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Choosing the right tool for the work

As a kid, I watched my father do amazing things. He can fix almost anything. The man is a visionary who can build new things from what he sees in his mind. He once turned an old cottage into our first family home by building a new wing after digging the basement and building the foundation all by hand. He made a beautiful fireplace out of cobble stones that he picked up along the shores of Lake Superior. Years later we moved to a new home with a dirt floor basement, which he converted into a full apartment ? doing all the carpentry, the plumbing, the electrical, and the finishing himself.

Regardless of what stops working or gets broken, Dad fixes the situation with a method that works every time. He starts by accepting the situation. Next, he finds the courage to accept the challenge. Then, he explores possibilities to make good choices. Finally, he finds the right tools to use in his toolbox and gets busy with the work, which he keeps doing until the work is done.

All these valuable steps are important to prepare a project. When a situation challenges us to build something new in life or to fix something that is not working as well as we like, we can use the same approach as Dad. We can start with a few simple tools as we prepare for the work we need to do.

One of the best tools we can use is acceptance. The serenity prayer by Reinhold Niebuhr is well-known to many folks in recovery. “God grant me the serenity to accept the things I cannot change, the courage to change the things I can, and the wisdom to know the difference.” Countless people have felt a healing effect by accepting things they cannot change. When we can, though, we should try to change things that need changing.

Tending to emotional setbacks for too long can turn into a lifestyle. If that happens, we stop moving forward. When life is not working out well, or when we feel like something is broken, it could be time to try something new. Exploration helps us find our potential as well as discover better things in life. Most of us are trained at an early age to not wander too far and to stay out of trouble. We might remember a time or two when we ignored a parent or teacher and got hurt. While it may be reasonable to not step carelessly into the unknown, exploring can be healthy. People are natural-born explorers. Exploring is the way we learn, and learning boosts our confidence and well-being. Our wounds can make ruts we get stuck in. The only way out of a rut is to step out of it and start walking another way.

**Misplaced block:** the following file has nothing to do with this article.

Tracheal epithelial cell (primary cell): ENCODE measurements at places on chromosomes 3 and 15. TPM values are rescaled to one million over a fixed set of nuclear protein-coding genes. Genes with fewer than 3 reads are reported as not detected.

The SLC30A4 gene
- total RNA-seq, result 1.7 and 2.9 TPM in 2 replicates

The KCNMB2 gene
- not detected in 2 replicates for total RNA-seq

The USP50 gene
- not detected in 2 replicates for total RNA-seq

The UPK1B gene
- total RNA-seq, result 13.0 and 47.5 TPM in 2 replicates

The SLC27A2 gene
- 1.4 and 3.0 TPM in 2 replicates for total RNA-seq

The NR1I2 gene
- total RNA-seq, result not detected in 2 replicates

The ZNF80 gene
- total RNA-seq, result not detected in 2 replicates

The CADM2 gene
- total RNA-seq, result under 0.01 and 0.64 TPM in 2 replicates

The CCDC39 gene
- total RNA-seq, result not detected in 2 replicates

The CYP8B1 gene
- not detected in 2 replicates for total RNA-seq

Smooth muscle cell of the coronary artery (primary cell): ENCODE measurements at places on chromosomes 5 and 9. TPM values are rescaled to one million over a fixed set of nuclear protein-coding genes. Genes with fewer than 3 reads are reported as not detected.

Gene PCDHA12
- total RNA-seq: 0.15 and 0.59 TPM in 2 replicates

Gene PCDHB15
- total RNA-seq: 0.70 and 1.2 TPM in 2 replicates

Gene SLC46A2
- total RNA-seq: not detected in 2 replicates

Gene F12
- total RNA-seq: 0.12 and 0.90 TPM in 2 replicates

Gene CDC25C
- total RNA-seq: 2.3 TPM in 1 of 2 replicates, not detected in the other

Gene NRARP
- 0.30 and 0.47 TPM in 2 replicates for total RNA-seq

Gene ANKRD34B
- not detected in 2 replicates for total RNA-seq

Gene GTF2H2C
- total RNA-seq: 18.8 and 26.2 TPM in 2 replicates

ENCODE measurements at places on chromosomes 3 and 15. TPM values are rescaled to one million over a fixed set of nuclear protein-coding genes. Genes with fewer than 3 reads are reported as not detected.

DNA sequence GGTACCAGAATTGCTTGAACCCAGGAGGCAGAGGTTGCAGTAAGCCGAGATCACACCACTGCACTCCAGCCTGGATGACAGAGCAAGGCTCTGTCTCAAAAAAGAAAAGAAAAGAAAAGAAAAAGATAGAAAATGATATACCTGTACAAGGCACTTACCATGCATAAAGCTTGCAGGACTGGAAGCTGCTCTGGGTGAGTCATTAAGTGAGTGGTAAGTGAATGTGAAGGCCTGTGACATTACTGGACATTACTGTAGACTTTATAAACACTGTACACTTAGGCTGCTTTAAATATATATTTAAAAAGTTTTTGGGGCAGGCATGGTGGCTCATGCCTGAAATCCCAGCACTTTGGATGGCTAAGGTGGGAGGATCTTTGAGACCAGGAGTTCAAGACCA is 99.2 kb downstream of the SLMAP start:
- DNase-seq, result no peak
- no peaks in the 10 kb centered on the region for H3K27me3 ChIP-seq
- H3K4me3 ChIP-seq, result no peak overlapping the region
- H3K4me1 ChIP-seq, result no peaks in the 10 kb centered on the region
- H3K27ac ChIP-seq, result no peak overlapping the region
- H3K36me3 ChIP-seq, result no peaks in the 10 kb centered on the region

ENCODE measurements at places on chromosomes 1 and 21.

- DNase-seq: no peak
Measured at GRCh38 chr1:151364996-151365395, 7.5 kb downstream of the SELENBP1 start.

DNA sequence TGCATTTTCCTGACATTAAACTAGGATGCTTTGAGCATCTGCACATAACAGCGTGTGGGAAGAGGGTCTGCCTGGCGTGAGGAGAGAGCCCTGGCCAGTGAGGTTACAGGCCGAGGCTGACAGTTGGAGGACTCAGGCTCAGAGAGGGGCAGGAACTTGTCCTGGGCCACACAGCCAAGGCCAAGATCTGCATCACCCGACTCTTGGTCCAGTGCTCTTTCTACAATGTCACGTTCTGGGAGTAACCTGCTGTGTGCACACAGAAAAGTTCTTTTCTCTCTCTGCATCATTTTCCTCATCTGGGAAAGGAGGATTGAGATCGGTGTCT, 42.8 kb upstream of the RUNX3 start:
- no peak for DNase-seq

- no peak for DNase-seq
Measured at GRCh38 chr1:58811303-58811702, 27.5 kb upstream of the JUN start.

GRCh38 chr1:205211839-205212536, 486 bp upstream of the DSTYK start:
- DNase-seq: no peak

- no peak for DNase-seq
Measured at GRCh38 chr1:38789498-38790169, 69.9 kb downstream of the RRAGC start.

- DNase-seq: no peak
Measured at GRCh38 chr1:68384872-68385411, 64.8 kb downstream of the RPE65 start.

Most people have felt fear on some level. Fear alerts us to the possibility of physical or emotional harm and may be linked to memories of harm or the potential of harm. Fear pulls us back from the edge in an effort to keep us from falling off. Fear is good. However, sometimes our fear blocks the view of our own potential. Courage is a tool that leverages our heart to manage our fear so we can act on our convictions. Courage is not some mysterious quality so much as it is a deliberate choice available to each of us.

Sometimes people hurt us. A useful tool when that happens is forgiveness. Mark Twain wrote, “Forgiveness is the fragrance that the violet sheds on the heel that has crushed it.” Forgiving someone can promote healing of an emotional wound they caused. New research at the Erasmus University Rotterdam School of Management tested the physical effect of forgiving someone. They discovered people got a boost in physical strength compared to others when performing a physically demanding task after simply thinking about a time when they forgave someone. Forgiveness lightens us emotionally, but it can also help get some of that wasted energy back. The act of forgiving lets us move on, but be careful with this tool. Forgiving does not mean forgetting. Rather than staying mad at someone for not repaying a debt, forgive the person and stop loaning them money.

Another tool is the apology. Everybody makes mistakes, and our mistakes sometimes hurt others. When that happens, we owe it to those we offended (as well as to ourselves) to make a sincere apology. This tool works well on relationships if it is used properly. Key to apologizing is to be sincere. Insincere apologies or apologizing for harm one did not cause can damage self-confidence and well-being. Saying “I am sorry” in these situations can lower stress levels in both parties, and it helps heal relationships.

One of the most valuable tools we own is love. Karl Menninger of the Menninger Clinic in Kansas once said “Love cures people – both the ones who give it and the ones who receive it.” The cure for feeling unloved is to love. Like most everything else, love gets better with practice, but love is hard to do effectively without also properly using it on ourselves. If we are not respectful, show kindness and grant tolerance, patience and consideration to ourselves, we may not be doing it right when we try loving others.

These are just a few of the tools that can help us build our lives and make repairs when things stop working. What is in your mental health toolbox?

Editor’s Note: Brian is a licensed professional counselor and is the training and prevention specialist at Copper Country Mental Health Institute in Houghton.

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